THE new Government -- in power less than two months -- must still be wondering what kind of economy it has inherited.
On the one hand, it is an economy in horrendous shape, with a crippling deficit running at almost 11pc of GDP and an unemployment rate of 14.7pc, one of the highest in Europe.
On the other, the economy will actually grow this year -- albeit marginally -- and exports are very buoyant, with February's figures hitting a three-year high. Now, we are learning that tax receipts have also stabilised as recent increases kick in.
Clearly, the economy has bottomed out, but the Government must be wondering whether it will remain at rock bottom for a long period -- or will it actually start to slowly recover from the recession? Time will tell.
Economies can recover from deep recessions very rapidly -- the so-called V-shaped recovery. But equally they can recover more slowly, the so-called L-shaped recovery.
Having a major debt burden like Ireland would tend to make the second outcome more likely. But nothing is certain.
Yesterday's exchequer returns show that Irish consumers are doing what they have no choice over -- paying higher taxes.
But they're not spending. VAT receipts dropped by 3.1pc against government targets as retail sales remained sluggish.
The Government continues to hope that the declining spending patterns of consumers can be offset by a buoyant export sector.
This may happen, but domestic demand from ordinary people remains the largest part of the economy and unless this group recovers its confidence a fully fledged recovery will be difficult to achieve.
In terms of the public finances, Enda Kenny's government is certainly in a better place than the previous administration.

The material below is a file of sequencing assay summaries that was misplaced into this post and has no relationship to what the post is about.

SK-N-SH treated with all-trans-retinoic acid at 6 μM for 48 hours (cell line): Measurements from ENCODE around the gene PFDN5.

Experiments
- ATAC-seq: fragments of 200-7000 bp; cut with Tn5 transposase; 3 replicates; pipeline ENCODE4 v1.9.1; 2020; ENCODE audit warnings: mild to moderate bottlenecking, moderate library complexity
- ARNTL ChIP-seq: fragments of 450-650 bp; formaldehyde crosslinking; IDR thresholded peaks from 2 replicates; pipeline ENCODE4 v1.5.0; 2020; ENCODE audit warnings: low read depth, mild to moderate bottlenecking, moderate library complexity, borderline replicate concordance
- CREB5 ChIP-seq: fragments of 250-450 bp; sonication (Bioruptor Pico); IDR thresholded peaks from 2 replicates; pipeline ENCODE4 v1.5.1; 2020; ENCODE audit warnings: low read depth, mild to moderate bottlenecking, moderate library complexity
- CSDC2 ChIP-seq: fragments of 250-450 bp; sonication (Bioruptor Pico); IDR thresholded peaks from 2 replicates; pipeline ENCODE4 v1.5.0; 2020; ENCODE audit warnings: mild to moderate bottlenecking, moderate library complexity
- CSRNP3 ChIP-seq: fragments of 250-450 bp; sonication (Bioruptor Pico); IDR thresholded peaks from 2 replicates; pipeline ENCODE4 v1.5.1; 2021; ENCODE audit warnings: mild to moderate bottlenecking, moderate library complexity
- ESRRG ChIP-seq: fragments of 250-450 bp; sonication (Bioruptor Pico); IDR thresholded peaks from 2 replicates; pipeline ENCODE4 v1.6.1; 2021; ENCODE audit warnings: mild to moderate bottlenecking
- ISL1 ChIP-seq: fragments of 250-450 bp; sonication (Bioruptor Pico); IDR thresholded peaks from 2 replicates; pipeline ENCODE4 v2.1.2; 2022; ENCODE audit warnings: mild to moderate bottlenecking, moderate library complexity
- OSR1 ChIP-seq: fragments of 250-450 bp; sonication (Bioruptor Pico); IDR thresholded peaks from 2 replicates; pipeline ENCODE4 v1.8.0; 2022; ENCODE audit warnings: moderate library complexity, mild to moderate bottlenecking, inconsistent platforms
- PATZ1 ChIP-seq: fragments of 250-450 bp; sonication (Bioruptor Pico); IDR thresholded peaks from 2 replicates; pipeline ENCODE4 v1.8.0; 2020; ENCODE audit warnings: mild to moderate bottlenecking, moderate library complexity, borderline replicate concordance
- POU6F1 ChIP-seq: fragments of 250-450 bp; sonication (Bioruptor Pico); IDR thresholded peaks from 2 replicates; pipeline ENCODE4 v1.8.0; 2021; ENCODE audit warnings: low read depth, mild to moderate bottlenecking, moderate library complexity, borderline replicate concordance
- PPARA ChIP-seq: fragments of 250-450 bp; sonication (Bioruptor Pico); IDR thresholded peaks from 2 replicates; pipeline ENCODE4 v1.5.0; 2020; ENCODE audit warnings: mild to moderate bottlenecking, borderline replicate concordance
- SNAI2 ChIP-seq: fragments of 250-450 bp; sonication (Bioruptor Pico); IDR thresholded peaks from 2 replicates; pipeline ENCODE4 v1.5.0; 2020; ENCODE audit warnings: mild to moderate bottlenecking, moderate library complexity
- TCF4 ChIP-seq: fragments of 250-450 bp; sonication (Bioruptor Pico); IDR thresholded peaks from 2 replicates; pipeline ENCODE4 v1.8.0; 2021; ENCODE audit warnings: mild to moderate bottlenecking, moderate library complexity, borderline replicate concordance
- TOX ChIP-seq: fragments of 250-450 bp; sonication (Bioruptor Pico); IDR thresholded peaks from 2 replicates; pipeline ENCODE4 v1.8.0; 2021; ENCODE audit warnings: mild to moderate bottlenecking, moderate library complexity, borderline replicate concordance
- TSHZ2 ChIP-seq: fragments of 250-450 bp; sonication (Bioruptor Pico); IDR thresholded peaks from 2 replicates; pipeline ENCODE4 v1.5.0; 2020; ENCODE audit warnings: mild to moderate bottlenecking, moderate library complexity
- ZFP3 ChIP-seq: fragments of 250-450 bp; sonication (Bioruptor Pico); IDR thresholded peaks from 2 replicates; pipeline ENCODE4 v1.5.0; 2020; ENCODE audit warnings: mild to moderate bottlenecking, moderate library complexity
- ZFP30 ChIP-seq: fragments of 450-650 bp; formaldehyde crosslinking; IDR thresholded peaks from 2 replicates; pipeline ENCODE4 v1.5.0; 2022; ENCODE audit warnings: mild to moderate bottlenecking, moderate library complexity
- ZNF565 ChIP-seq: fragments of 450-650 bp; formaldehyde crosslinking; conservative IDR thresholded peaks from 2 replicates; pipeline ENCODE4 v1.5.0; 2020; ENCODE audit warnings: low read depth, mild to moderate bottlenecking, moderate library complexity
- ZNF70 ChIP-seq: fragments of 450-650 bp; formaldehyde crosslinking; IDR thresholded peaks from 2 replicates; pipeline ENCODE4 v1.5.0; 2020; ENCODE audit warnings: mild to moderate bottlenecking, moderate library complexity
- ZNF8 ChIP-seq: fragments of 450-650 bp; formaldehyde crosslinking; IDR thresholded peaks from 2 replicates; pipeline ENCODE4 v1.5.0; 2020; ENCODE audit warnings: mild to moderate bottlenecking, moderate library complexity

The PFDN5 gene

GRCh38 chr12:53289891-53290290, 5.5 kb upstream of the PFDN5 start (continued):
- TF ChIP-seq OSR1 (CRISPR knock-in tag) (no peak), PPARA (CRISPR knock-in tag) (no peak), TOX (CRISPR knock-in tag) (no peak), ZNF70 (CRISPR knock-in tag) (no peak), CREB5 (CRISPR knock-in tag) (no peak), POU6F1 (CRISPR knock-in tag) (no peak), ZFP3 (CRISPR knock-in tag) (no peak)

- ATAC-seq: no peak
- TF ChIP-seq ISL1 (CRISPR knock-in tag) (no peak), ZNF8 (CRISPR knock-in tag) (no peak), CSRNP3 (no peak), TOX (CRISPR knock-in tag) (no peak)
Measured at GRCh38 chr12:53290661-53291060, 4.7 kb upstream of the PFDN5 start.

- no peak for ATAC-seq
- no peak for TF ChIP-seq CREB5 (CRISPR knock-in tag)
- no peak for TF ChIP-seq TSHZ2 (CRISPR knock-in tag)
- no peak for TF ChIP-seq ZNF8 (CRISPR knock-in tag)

At least this Government can conceive of some level of growth. Its forecast that the economy will grow by just 0.75pc of GDP this year may actually prove to be a slightly conservative call. Other forecasters who said the economy would contract this year may find they are wide of the mark.
Several categories of tax are still producing surprises, with corporation tax still coming in ahead of expectations after three years.
However, the problem is that no matter how well corporation tax performs, the public finances will only be healed (on the revenue side) by strong income tax and VAT returns.
There are many risks to both of these. For the consumer, the cycle of interest rate rises from the ECB is likely to seriously curb spending in the second half of the year. For income tax, the continuing shedding of jobs is not helping.
In relation to corporation tax itself, the weak dollar is hurting exporters to the US, of which there are many.
The spending side of the Government's accounts seems to be more under control, with expenditure 1.8pc below target.
But nobody should get carried away with this as the State still borrowed €9.9bn in the first four months of 2010. This is because payments to Anglo Irish Bank and Irish Nationwide (via IOUs issued by the Government) are making their way through the system.
The IMF and EU will be broadly happy that the Government's targets are being met.
While slippage may yet appear and several technical factors have boosted the April numbers, there is still a sense that the public finances are at least not getting any worse.